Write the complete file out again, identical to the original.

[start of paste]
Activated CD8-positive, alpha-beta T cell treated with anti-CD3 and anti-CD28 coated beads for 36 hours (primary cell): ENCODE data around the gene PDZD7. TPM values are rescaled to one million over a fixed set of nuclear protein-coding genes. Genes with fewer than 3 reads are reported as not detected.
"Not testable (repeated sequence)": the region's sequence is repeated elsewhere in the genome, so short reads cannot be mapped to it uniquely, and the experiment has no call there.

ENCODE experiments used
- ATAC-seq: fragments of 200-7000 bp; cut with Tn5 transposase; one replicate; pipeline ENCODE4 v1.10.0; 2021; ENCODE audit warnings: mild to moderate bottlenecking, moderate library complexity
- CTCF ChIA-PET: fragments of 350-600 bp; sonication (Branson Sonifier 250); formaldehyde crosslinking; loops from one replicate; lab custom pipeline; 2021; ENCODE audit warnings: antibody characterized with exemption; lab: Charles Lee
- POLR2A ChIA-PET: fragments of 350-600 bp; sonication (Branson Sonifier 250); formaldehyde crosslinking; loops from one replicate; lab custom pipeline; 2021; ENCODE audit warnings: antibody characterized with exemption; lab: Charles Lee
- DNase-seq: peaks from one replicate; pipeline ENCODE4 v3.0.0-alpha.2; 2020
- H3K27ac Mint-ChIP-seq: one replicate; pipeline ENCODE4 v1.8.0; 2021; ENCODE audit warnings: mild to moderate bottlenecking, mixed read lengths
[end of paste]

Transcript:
Activated CD8-positive, alpha-beta T cell treated with anti-CD3 and anti-CD28 coated beads for 36 hours (primary cell): ENCODE data around the gene PDZD7. TPM values are rescaled to one million over a fixed set of nuclear protein-coding genes. Genes with fewer than 3 reads are reported as not detected.
"Not testable (repeated sequence)": the region's sequence is repeated elsewhere in the genome, so short reads cannot be mapped to it uniquely, and the experiment has no call there.

ENCODE experiments used
- ATAC-seq: fragments of 200-7000 bp; cut with Tn5 transposase; one replicate; pipeline ENCODE4 v1.10.0; 2021; ENCODE audit warnings: mild to moderate bottlenecking, moderate library complexity
- CTCF ChIA-PET: fragments of 350-600 bp; sonication (Branson Sonifier 250); formaldehyde crosslinking; loops from one replicate; lab custom pipeline; 2021; ENCODE audit warnings: antibody characterized with exemption; lab: Charles Lee
- POLR2A ChIA-PET: fragments of 350-600 bp; sonication (Branson Sonifier 250); formaldehyde crosslinking; loops from one replicate; lab custom pipeline; 2021; ENCODE audit warnings: antibody characterized with exemption; lab: Charles Lee
- DNase-seq: peaks from one replicate; pipeline ENCODE4 v3.0.0-alpha.2; 2020
- H3K27ac Mint-ChIP-seq: one replicate; pipeline ENCODE4 v1.8.0; 2021; ENCODE audit warnings: mild to moderate bottlenecking, mixed read lengths